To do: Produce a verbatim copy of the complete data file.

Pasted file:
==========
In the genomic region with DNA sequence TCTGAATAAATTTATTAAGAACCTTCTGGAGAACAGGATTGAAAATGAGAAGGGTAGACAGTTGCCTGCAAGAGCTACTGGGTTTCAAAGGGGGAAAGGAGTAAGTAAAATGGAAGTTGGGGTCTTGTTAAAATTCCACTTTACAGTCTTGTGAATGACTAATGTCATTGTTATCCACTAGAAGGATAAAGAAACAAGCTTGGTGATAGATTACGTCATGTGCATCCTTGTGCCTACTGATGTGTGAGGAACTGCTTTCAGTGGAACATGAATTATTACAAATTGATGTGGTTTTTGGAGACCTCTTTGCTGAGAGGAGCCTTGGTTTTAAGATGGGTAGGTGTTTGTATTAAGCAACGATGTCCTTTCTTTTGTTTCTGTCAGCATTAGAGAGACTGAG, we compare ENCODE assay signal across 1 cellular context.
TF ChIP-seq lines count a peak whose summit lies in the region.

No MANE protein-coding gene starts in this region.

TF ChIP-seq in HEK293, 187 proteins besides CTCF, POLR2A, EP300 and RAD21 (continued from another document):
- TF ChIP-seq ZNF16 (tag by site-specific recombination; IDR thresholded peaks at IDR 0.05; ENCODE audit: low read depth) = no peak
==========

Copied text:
In the genomic region with DNA sequence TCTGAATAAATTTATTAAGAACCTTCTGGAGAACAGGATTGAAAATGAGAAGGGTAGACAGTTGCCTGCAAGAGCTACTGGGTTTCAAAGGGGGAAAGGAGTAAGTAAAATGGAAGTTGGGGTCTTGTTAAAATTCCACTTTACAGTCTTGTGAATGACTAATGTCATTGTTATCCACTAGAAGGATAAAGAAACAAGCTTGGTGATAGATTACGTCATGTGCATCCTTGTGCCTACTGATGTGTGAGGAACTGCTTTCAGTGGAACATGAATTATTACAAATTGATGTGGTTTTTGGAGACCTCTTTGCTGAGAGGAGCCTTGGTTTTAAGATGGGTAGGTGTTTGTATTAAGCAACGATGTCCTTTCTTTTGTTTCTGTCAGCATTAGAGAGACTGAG, we compare ENCODE assay signal across 1 cellular context.
TF ChIP-seq lines count a peak whose summit lies in the region.

No MANE protein-coding gene starts in this region.

TF ChIP-seq in HEK293, 187 proteins besides CTCF, POLR2A, EP300 and RAD21 (continued from another document):
- TF ChIP-seq ZNF16 (tag by site-specific recombination; IDR thresholded peaks at IDR 0.05; ENCODE audit: low read depth) = no peak